The problems

First off, the ChangePk.exe command above didn’t work on my Surface Pro 3 device. I tried the usual discovery methods like calling “ChangePk.exe /?”, but returned nothing. I also tried searching the web, but Microsoft has no documentation on it ( as of 8/25/15, nearly a month after General Availability of Windows 10).

The ever Amazing Johan Arwidmark revealed that there is no “:” after /ProductKey. Cool, and he also revealed that there are also flags to suppress Reboots and to suppress UI.

Changepk.exe /ProductKey NPPR9-FWDCX-D2C8J-H872K-2YT43

However, that’s when things got really weird, when we were informed by someone in authority on the matter that the flags to suppress Reboots and UI not supported, not documented, subject to change, and we were asked not to use these flags… Oh.

Then I found out that once you initiate ChangePk.exe to perform a version upgrade, there is no stopping it, in fact when ready, it will *immediately* force a reboot of the local machine. How Immediate is the reboot? Well, lets hope you don’t have any work open on the local box, because you won’t be given a chance to save your work on any open files. Gone!

Automation and Scripting

We then had a … Lively … discussion on the support of OS components for automation and scripting.

First of all, let’s scope out the audience here. Windows 10 Pro to Enterprise Version Transformation should be a very popular option for some out there. And many IT departments will probably ask themselves about automation options when pressed with the 150 computer deployment scenario I imagined above.

It would be nice if the ChangePk.exe could suppress the UI, but OK, whatever, I guess it will have a UI.

But forced reboots are a problem, that means that it’s a horrible idea to run this command remotely, if a user was logged on, but away from their desk, they could come back to find all of their work gone. And help desk get’s an angry call.

I have been involved with companies that have had to terminate IT Administrators who sent out forced “reboots” to corporate wide company desktops for the wrong reasons. Whoops.

Further discussion reveals that fixing this behavior in the immediate term is not going to happen.

So if you are an IT administrator who needs to perform Windows Version Upgrade remotely, be aware; ensure that you politely allow the user to shutdown gracefully first before running the ChangePk.exe command.

Call to action

It would be better if Microsoft supported automation and scripting to help IT administrators (documentation would also be nice.) The server business has their act together with “Powershell” working as a central common scripting and administration core. Products like Nano Server are forcing Windows teams to ensure that each feature has remote and scripting paths available for IT Management.

As I describe in my earlier post on automating Application Installation: Applications/tools should follow a couple of basic rules to make automation/scripting in tools like SCCM and MDT easier:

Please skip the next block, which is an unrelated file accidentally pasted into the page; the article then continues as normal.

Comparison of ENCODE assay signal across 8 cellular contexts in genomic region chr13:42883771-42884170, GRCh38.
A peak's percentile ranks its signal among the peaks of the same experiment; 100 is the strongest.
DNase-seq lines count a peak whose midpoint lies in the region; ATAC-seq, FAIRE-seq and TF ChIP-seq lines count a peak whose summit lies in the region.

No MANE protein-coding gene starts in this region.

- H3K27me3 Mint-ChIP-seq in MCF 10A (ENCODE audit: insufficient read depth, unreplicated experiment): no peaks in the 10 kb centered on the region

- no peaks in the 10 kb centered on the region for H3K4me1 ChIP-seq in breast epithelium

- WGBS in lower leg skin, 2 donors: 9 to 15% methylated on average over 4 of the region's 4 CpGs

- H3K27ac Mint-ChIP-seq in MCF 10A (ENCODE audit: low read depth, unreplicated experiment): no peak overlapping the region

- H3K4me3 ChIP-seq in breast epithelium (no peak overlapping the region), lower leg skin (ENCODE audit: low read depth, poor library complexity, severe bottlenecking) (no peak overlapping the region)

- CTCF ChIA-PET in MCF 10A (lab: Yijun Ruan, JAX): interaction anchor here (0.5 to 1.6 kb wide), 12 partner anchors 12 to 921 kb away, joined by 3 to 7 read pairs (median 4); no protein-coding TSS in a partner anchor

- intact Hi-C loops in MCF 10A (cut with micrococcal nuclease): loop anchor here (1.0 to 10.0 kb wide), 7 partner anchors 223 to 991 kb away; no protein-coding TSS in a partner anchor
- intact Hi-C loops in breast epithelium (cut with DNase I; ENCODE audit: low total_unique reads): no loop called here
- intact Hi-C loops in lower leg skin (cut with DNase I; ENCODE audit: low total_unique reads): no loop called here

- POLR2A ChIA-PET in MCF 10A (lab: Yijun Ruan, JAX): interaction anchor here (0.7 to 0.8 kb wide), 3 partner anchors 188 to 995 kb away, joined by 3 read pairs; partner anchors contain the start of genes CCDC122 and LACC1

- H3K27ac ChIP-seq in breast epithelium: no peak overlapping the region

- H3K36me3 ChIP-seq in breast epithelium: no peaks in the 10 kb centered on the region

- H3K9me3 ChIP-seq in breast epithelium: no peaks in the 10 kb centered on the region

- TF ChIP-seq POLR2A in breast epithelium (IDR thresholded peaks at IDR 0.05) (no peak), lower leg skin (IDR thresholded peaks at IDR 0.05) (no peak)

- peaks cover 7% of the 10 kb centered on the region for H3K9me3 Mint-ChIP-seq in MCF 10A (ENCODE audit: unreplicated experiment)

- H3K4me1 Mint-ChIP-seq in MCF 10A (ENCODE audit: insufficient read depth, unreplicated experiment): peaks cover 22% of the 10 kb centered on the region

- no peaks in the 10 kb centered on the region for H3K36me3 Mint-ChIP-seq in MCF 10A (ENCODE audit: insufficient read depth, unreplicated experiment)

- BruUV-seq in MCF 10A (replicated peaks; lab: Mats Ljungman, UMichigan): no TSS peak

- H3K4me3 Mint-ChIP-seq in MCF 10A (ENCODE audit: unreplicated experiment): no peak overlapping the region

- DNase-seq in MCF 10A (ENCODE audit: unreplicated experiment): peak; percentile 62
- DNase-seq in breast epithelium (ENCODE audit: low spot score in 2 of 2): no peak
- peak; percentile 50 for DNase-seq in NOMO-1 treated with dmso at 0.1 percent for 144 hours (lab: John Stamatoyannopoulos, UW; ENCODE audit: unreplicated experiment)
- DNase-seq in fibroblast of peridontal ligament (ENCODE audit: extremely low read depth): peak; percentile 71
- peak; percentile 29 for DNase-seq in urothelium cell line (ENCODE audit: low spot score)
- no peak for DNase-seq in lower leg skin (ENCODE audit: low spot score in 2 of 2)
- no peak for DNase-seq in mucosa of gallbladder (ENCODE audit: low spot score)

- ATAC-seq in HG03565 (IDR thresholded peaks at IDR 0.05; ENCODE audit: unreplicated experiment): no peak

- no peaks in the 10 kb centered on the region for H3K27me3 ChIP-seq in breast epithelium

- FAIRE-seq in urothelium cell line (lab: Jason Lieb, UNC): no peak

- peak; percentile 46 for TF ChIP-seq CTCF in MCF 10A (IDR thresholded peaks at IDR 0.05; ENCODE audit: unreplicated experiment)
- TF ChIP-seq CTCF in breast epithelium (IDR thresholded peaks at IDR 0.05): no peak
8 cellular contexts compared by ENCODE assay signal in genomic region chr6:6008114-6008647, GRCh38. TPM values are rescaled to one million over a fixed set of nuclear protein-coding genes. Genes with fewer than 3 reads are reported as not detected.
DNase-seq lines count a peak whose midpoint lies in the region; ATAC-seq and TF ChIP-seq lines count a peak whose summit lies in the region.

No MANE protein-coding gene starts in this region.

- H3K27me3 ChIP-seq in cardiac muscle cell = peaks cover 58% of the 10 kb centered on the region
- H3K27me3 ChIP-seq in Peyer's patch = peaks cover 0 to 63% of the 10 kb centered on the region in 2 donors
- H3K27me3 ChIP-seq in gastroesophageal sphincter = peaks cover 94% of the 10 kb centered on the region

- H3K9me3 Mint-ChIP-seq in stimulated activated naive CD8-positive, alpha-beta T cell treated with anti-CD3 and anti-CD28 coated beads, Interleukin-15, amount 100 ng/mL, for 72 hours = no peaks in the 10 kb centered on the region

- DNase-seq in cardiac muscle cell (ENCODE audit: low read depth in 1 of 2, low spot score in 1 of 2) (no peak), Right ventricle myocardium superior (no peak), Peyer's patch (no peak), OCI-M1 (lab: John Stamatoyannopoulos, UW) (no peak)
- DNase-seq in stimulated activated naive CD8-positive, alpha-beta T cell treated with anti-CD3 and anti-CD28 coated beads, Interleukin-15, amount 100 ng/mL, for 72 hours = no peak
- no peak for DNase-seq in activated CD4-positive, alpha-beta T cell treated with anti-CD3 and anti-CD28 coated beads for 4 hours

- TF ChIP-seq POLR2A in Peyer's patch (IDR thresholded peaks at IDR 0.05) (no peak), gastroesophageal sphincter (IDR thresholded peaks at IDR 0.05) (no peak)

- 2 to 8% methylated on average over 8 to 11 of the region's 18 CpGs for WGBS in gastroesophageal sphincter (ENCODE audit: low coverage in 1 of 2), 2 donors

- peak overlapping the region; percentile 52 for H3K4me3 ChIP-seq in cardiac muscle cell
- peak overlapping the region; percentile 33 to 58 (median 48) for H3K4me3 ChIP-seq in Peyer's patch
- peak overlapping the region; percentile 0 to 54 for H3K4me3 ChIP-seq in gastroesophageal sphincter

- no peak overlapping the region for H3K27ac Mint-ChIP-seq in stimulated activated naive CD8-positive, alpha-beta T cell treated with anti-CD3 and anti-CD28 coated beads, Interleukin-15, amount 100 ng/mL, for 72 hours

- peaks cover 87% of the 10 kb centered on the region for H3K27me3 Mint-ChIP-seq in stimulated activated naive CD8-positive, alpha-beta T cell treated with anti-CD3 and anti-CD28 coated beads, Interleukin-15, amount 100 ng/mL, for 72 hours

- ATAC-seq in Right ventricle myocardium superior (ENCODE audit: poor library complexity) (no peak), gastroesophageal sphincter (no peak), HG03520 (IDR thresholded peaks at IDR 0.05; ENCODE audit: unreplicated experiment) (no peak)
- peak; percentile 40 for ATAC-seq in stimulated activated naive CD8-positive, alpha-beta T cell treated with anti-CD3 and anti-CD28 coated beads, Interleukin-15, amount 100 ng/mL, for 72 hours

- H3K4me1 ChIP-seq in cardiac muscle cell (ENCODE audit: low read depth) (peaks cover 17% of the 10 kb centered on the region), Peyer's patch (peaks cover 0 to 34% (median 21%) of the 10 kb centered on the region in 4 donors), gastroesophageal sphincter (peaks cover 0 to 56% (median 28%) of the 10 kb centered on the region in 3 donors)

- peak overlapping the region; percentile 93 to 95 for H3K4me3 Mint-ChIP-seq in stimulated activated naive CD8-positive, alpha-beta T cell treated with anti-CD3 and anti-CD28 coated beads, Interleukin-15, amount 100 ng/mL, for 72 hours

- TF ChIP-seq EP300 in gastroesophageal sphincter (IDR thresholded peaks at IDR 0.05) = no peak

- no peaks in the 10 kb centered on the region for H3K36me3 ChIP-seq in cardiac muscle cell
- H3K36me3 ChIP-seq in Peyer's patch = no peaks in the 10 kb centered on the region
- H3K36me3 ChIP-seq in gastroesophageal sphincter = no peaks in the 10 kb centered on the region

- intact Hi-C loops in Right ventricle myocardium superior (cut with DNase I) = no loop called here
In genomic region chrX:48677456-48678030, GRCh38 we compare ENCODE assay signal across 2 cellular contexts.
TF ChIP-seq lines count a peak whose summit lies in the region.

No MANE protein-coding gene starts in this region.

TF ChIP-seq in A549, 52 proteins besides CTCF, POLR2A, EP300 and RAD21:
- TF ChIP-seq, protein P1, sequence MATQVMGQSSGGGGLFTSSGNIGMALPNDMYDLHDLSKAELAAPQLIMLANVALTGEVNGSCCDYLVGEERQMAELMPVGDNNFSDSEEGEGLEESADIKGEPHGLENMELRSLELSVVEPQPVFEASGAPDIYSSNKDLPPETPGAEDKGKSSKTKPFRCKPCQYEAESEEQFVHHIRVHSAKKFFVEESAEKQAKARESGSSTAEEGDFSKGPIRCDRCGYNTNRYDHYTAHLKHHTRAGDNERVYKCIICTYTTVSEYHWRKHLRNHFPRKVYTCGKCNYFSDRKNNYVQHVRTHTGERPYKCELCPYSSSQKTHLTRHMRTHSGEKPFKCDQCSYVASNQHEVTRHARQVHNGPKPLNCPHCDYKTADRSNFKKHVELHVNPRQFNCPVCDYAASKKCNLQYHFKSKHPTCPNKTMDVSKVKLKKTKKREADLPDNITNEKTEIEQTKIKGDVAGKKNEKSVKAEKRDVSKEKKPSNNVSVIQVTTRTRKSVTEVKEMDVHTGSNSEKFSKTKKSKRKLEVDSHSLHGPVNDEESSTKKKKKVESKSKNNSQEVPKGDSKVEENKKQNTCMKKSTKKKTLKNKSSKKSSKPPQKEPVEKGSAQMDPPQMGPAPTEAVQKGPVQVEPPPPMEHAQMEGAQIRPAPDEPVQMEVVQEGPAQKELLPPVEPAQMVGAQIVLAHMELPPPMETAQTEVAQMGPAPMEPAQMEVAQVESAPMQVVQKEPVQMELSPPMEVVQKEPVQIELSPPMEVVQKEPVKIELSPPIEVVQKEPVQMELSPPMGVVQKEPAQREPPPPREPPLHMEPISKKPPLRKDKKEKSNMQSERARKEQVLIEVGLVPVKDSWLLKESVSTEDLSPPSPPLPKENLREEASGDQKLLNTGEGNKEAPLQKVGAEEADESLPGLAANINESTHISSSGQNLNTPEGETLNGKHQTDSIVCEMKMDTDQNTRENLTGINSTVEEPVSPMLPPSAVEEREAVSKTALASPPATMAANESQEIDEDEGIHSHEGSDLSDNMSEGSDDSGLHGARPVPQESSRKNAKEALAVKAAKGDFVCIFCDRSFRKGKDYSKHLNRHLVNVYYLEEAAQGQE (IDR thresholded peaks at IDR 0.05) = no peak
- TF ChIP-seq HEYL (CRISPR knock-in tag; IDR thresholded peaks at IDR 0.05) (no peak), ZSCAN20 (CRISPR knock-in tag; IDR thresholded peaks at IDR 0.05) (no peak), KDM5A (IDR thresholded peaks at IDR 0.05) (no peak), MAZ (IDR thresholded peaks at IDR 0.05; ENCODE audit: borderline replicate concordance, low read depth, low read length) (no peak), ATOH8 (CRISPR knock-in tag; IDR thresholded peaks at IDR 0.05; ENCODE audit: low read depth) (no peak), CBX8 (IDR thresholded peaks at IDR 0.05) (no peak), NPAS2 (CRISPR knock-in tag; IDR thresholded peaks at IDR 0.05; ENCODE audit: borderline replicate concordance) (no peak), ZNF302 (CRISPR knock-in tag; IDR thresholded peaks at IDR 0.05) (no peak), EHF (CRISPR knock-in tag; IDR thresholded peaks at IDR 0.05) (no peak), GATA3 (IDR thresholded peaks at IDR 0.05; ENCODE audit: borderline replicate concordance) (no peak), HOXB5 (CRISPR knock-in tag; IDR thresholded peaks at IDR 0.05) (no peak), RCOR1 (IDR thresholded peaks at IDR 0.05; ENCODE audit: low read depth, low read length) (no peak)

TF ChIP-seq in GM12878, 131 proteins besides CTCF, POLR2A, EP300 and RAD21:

• Rule 1: Provide unattended installs
  • Rule 2: Do not display blocking UI
  • Rule 3: Do not exit until done
  • Rule 4: No rebooting

ChangePk.exe violates Rule #4 in a big way :^(

My name is Keith Garner, and I love to make separate Microsoft technologies “appear” as if were designed as a whole. ;^) Support your local Scripter.

MDT UberBug08 – Task Sequencer Crash

My 3rd bug related to the new Stand Alone Task Sequencer has to do with a Crash in the product. I’ve seen this pretty consistently when hydrating/building out my own SCCM 2012 Server.

At the end of the task sequence I will see the following:


SMSTS.Log shows:

<![LOG[Process completed with exit code 2147942402]LOG]!><time="23:36:24.402+420" date="07-12-2015" component="TSMBootstrap" context="" type="1" thread="3864" file="commandline.cpp:1123">
<![LOG[Exiting with return code 0x80070002]LOG]!><time="23:36:24.417+420" date="07-12-2015" component="TSMBootstrap" context="" type="1" thread="3864" file="tsmbootstrap.cpp:1238">
<![LOG[shSmsTsKeyForScope.Open (HKEY_LOCAL_MACHINE, sSmsTsKeyForScope.c_str(), KEY_READ), HRESULT=80070002 (e:\nts_sccm_release\sms\framework\tscore\environmentscope.cpp,311)]LOG]!><time="23:36:24.417+420" date="07-12-2015" component="TSMBootstrap" context="" type="0" thread="3864" file="environmentscope.cpp:311">
<![LOG[Failed to open key Software\Microsoft\SMS\47006C006F00620061006C005C007B00350031004100300031003600420036002D0046003000440045002D0034003700350032002D0042003900370043002D003500340045003600460033003800360041003900310032007D00\SMSTS]LOG]!><time="23:36:24.417+420" date="07-12-2015" component="TSMBootstrap" context="" type="3" thread="3864" file="environmentscope.cpp:311">
<![LOG[GetKeyFromRegistry (m_sScopeRegKey.c_str(), Key), HRESULT=80070002 (e:\nts_sccm_release\sms\framework\tscore\environmentscope.cpp,764)]LOG]!><time="23:36:24.417+420" date="07-12-2015" component="TSMBootstrap" context="" type="0" thread="3864" file="environmentscope.cpp:764">